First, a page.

'The One Thing Athletes Should Be Doing Is Telling Their Story'

Photo Courtesy:   Dior Ginyard

Photo Courtesy: Dior Ginyard

As Player Manager at the NFL Players Association, Dior Ginyard assists NFL players as they transition in, through and beyond their professional playing careers. He has also been recognized in Forbes' "30 Under 30" under the sports category.

Dior, what are you most excited about today?

What I’m most excited about today is being in a position to affect change in a player’s life. I have the opportunity to build relationships with players all around the NFL and assist them with what I think will last far beyond their playing days.

Since being honored by Forbes on their 2018 top 30 Under 30 list, a ton of opportunities have come my way. So I’ve basically run the gauntlet in terms of media and speaking opportunities.

Beyond that, I love that I can use my platform and encourage another young boy or girl to keep pressing towards their goals and dreams. That being said, I’ve spent the last couple of months visiting my old high school and college, speaking with some of the students.

How does Dior define an epic athlete brand?

The best way I can describe an epic athlete brand is in one word: real. I love when an athlete is confident in who they are, away from the game, because I believe it screams authenticity. People appreciate authenticity, whether they agree with you or not.

When an athlete truly owns who they are and what they're passionate about, they're brand becomes a bit organic and fluent, not forced. When an athlete's brand is real and transparent, you notice it and follow it — and that's epic.

What's your favorite athlete brand at the moment, and why?

My favorite athlete brand at the moment is JuJu Smith-Schuster. I think the first time I became intrigued by JuJu's brand is when he turned a negative situation of his bike being stolen, into a positive. He even got his own bobblehead with him on a bike.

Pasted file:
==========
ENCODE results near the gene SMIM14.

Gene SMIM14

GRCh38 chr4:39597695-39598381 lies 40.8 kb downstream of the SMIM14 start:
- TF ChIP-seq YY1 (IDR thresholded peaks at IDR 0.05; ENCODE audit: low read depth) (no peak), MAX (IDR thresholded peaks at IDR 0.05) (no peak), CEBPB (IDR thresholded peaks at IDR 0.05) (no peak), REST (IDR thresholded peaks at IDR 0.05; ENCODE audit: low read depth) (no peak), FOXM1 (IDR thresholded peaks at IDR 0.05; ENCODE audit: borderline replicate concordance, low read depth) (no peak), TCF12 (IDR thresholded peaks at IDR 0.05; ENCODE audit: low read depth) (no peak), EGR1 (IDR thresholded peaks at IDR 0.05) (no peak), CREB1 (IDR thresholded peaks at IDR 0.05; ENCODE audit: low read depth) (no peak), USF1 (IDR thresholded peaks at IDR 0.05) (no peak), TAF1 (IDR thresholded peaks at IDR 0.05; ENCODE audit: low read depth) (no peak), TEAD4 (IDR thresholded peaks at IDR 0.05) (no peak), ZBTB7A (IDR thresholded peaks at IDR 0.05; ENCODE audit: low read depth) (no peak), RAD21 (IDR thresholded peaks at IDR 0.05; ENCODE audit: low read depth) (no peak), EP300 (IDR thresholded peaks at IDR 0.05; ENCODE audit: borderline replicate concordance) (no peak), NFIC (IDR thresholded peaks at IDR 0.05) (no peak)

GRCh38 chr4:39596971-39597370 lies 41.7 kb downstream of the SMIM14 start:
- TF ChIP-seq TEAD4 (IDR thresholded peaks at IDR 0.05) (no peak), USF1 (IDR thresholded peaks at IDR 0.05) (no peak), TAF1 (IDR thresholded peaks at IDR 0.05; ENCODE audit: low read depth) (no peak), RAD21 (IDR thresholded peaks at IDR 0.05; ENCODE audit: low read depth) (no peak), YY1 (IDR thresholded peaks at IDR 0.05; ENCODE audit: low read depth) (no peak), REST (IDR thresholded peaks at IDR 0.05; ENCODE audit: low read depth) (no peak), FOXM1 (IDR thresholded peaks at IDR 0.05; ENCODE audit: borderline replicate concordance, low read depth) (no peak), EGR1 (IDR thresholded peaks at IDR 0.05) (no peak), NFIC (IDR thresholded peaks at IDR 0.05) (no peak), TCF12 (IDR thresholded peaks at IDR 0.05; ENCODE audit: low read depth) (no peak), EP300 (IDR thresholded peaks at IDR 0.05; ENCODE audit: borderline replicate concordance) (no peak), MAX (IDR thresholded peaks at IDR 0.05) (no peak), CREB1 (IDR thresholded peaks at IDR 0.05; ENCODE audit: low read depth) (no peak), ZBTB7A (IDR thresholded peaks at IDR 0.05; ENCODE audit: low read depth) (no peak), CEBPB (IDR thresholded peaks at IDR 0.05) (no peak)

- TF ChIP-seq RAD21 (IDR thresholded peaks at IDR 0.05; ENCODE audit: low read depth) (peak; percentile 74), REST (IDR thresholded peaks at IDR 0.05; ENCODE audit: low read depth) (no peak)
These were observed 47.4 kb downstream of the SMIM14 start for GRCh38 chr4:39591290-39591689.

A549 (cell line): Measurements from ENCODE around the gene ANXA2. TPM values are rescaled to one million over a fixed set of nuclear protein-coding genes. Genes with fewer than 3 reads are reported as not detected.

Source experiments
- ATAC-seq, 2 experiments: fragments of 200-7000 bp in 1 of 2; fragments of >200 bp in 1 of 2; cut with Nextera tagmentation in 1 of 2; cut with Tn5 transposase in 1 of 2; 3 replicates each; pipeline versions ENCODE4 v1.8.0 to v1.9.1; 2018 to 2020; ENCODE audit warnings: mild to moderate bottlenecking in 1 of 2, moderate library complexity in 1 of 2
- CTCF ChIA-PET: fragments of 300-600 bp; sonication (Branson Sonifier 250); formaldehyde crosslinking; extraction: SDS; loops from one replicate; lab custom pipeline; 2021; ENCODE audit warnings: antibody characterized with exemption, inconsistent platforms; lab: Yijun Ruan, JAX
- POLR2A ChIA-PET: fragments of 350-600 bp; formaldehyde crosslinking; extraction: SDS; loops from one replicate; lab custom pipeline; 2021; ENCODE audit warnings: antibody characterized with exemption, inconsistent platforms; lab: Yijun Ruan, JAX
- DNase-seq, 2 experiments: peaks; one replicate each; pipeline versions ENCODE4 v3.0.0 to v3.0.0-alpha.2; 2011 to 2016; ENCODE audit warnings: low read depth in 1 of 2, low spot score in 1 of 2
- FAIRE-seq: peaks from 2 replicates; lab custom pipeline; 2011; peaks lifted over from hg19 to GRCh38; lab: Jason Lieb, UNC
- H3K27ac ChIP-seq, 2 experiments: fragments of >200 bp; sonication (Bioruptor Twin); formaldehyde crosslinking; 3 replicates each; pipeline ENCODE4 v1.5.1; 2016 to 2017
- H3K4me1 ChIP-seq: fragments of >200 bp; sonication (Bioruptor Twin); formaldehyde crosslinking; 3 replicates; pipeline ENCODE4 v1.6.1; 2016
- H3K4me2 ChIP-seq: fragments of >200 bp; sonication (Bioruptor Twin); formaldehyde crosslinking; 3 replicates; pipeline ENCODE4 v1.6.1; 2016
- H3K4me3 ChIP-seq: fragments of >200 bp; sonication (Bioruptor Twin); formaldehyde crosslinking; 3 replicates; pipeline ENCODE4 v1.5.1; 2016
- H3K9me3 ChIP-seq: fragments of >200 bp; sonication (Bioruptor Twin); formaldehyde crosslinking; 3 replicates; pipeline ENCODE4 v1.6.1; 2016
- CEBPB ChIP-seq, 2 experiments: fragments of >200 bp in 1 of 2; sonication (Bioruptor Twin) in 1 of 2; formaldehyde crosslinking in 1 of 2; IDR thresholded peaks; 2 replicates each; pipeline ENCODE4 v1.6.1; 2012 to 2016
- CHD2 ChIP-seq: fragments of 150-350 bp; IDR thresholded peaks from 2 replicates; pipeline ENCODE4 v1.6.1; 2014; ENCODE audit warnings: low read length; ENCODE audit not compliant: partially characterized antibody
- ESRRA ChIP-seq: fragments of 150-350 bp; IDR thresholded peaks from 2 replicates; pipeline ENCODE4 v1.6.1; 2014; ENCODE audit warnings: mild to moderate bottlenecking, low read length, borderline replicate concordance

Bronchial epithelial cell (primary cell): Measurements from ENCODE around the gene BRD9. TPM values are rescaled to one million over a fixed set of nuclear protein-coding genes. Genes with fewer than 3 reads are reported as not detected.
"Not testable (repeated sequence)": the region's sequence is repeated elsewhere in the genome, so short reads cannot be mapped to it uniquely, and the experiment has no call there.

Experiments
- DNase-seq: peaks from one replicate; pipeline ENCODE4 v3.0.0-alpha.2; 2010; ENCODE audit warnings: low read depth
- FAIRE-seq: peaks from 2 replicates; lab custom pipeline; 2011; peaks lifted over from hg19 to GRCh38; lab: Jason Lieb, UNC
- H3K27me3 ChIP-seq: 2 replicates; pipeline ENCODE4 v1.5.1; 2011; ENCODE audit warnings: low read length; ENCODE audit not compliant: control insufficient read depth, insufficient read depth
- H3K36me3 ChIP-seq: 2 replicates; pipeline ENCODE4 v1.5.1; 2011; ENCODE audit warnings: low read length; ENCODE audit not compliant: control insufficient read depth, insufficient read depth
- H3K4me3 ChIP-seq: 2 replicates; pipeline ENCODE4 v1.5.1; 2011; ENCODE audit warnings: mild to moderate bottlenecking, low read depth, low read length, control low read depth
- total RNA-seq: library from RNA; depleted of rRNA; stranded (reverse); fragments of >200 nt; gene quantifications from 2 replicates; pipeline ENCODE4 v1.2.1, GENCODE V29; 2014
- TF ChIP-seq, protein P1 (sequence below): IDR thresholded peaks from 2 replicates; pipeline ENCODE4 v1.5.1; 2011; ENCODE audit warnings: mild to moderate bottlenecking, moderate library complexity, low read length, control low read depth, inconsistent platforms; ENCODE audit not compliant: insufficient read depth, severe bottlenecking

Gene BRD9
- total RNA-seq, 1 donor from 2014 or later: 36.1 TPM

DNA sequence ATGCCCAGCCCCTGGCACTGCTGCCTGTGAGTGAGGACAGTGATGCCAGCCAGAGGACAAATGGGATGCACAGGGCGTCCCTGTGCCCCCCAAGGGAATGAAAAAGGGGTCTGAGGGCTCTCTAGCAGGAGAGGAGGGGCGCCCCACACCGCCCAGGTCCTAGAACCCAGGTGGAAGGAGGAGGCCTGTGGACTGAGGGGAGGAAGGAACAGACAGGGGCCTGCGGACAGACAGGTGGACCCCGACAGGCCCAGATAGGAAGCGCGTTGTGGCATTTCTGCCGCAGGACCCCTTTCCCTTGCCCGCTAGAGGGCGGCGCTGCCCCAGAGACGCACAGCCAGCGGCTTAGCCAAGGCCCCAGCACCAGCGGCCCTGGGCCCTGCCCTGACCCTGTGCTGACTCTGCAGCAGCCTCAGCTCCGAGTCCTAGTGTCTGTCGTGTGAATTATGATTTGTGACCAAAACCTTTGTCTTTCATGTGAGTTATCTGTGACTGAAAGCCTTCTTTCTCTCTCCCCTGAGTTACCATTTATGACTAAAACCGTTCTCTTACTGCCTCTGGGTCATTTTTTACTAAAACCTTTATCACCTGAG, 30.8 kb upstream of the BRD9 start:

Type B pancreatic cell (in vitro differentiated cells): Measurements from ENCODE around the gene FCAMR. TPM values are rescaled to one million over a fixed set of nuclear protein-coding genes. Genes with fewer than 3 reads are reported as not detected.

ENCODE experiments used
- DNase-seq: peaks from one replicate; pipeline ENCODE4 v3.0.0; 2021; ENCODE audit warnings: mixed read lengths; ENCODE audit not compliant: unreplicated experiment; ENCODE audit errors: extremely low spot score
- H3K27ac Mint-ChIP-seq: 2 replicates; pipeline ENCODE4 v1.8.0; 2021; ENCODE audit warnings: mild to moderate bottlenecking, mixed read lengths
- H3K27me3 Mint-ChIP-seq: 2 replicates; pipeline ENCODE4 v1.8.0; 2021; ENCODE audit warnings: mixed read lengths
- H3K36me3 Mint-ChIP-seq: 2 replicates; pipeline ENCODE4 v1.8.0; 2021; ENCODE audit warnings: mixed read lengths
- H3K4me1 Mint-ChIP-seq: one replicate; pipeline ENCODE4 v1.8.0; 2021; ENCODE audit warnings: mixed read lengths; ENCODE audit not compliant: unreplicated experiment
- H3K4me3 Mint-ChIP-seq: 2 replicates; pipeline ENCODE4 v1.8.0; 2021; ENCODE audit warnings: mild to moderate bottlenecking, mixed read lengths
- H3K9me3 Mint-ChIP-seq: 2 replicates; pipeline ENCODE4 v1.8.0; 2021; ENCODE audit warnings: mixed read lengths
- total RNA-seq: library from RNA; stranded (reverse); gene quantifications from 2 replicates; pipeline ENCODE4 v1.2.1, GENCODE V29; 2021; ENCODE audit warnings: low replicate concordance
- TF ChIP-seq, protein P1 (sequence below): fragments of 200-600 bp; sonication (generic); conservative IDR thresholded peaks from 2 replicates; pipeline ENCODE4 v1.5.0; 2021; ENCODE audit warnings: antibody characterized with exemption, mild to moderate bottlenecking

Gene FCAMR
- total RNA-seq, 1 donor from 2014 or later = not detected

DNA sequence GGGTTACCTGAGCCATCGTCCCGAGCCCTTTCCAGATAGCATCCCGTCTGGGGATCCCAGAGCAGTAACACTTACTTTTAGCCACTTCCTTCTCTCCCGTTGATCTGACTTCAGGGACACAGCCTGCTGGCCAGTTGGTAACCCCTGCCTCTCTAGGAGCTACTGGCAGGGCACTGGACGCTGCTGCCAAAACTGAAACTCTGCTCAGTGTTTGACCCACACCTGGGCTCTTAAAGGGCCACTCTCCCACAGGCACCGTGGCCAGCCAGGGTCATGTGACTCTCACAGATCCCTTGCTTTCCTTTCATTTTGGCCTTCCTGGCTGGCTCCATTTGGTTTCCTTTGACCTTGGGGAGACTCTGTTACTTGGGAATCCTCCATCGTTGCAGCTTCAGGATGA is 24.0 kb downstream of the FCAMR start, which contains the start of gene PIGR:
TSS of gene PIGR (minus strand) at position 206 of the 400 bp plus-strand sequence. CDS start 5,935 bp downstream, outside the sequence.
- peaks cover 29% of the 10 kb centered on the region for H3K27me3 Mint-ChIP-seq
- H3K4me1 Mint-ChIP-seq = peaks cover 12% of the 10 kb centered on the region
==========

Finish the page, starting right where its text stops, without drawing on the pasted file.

JuJu’s brand has taken off over the past year because he's owned who he is and what he's passionate about. He’s done a great job of utilizing his social media channels to keeps fans engaged about what he's doing off the field.

I think that's important and I think more fans are becoming intrigued by what an NFL player does off the field. JuJu isn't your quintessential "superstar" yet, but his brand is taking him their because he's fine with being himself, he's fine with being transparent, and because of that, fans have shown that they appreciate his authenticity.

What makes JuJu's brand so unique and well-received is his ability to engage athletes across other sports. One example of that is when he actively recruited LeBron James to the Steelers. He even went as far as showing up to an NBA game LeBron played in — how epic is that!

Lastly, JuJu has mastered the ability to stay current. He’s shown this with things like Fortnite, where he played Drake and Travis Scott in the game.

When you look across the athlete brand landscape, what's the one thing you think more athletes should be doing?

The one thing athletes should be doing is telling their story. Gone are the days of athletes relying strictly on traditional media outlets to tell their story. Fans have shown that they want to hear directly from their favorite athletes.

If you look on Twitter, for example, some of your favorite athletes have more followers than some of the top brands in the world! Fans have shown they're basically cutting out the middle man and going straight to the source. That's why I love what companies like The Players’ Tribune are doing and the platform they're providing for athletes to tell their story.

What’s your best advice for athletes who want to kickstart their personal brands?

My best piece of advice would be for athletes to educate themselves on personal branding early in their career. The average NFL career is around three-and-a-half years, so athletes have a short window of time essentially to educate themselves on personal branding, establish what that brand is, and then begin acting on it.

The positive part about this is that, although an athlete's career can be somewhat short, an epic personal brand can last a lifetime.

What’s the number-one tool you’re using right now?

Slack. It's easy to use and more efficient for me when sending documents to coworkers.

Based on your knowledge and expertise, what's the future of athlete branding and marketing?

The future of athlete branding and marketing will rely heavily on the usage of social media, and I believe sponsors are seeing that. Fans are showing that they would rather go to an athlete's social media channel than to that of a sponsor, so what does that look like from a digital marketing perspective?